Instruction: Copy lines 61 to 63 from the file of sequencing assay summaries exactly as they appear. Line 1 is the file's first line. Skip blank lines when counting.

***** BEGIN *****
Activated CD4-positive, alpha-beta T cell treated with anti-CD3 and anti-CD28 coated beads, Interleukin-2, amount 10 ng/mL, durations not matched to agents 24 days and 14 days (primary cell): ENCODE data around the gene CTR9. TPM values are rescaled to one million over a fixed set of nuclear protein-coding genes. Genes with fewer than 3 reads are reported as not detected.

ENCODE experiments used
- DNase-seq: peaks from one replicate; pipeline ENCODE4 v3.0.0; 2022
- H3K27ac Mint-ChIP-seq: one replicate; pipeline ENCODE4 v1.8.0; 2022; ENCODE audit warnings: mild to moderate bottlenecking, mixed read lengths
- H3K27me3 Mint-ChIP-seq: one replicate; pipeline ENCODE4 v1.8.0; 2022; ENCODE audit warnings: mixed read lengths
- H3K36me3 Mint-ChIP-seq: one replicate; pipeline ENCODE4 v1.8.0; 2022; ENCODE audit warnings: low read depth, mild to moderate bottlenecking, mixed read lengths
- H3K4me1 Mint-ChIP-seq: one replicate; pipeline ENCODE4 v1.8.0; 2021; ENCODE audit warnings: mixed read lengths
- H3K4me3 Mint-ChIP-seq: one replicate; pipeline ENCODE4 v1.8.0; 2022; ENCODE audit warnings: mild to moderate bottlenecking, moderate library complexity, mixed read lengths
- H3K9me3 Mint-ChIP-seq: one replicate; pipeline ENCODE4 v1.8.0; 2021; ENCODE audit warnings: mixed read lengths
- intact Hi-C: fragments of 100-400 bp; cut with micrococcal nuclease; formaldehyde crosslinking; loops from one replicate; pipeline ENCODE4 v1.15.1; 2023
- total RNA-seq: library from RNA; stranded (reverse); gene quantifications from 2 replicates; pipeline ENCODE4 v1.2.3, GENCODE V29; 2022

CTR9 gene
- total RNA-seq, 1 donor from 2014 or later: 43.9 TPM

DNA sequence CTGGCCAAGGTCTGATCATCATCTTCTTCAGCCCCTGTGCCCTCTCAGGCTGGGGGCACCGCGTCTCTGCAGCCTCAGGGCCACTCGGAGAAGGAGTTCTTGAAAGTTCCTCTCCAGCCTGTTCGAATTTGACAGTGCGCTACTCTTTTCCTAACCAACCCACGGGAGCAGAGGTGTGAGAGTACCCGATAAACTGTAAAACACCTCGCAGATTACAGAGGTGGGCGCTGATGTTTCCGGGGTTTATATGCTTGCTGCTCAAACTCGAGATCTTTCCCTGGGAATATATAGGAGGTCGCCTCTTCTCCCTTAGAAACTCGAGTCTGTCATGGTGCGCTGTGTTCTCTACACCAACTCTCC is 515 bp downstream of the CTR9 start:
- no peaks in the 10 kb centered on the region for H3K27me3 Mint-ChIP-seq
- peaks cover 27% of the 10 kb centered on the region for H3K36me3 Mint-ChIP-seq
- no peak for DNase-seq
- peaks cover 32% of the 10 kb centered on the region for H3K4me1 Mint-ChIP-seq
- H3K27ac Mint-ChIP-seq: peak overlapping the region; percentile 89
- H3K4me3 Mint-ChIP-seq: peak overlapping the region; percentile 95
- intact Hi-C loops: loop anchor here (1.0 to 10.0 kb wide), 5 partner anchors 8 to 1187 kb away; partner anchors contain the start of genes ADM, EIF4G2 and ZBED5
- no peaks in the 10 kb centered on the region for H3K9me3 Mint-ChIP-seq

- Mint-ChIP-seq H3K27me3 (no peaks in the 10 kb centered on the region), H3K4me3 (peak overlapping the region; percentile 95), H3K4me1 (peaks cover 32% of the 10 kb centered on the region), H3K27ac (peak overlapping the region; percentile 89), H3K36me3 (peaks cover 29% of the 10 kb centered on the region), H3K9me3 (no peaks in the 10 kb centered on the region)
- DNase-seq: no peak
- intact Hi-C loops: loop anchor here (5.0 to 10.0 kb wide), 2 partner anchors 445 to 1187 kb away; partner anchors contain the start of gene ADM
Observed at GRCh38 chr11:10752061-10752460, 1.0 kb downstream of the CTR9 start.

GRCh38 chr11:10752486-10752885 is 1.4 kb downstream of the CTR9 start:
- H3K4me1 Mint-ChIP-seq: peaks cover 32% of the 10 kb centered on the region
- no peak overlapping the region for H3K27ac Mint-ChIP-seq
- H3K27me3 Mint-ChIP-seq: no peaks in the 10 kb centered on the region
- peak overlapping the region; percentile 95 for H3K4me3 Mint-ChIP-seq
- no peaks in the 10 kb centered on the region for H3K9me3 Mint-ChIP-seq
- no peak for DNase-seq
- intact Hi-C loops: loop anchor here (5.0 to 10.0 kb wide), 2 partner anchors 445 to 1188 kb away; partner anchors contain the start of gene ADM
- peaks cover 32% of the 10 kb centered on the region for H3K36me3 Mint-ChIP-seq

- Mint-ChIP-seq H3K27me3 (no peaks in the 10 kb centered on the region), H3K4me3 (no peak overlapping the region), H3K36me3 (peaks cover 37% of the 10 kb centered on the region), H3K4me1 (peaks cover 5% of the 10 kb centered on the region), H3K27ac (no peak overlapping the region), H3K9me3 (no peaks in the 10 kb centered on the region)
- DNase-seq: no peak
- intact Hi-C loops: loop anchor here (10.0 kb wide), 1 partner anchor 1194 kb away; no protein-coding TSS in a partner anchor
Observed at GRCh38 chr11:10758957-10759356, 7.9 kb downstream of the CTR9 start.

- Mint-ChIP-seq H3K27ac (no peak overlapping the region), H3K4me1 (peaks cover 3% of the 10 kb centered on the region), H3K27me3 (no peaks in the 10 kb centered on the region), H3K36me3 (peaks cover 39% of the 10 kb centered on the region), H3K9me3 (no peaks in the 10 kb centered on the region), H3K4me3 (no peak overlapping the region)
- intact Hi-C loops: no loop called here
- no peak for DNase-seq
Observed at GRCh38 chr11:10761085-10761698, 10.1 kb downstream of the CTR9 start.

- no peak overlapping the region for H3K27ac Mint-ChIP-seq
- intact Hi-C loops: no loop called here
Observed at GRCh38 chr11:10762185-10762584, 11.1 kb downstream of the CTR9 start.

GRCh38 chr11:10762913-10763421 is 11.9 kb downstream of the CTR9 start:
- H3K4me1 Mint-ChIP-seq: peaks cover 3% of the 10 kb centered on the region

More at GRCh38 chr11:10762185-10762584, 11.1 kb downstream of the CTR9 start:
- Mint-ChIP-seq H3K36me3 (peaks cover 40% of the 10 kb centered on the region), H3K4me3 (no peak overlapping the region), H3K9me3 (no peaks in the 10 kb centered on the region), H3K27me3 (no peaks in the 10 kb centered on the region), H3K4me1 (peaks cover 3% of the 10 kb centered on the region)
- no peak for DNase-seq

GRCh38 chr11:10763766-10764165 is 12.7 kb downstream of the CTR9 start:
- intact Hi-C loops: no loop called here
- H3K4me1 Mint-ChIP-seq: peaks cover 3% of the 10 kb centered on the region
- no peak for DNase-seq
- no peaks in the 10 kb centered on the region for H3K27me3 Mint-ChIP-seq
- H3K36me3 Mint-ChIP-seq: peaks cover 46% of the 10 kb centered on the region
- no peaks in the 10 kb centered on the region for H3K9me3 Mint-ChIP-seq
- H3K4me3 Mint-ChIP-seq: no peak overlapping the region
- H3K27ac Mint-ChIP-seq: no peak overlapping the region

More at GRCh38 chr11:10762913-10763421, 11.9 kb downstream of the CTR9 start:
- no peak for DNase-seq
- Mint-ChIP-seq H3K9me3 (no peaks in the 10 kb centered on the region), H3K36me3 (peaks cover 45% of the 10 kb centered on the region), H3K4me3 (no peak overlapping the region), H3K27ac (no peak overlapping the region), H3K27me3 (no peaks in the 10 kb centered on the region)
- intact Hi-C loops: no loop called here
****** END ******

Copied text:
More at GRCh38 chr11:10762913-10763421, 11.9 kb downstream of the CTR9 start:
- no peak for DNase-seq
- Mint-ChIP-seq H3K9me3 (no peaks in the 10 kb centered on the region), H3K36me3 (peaks cover 45% of the 10 kb centered on the region), H3K4me3 (no peak overlapping the region), H3K27ac (no peak overlapping the region), H3K27me3 (no peaks in the 10 kb centered on the region)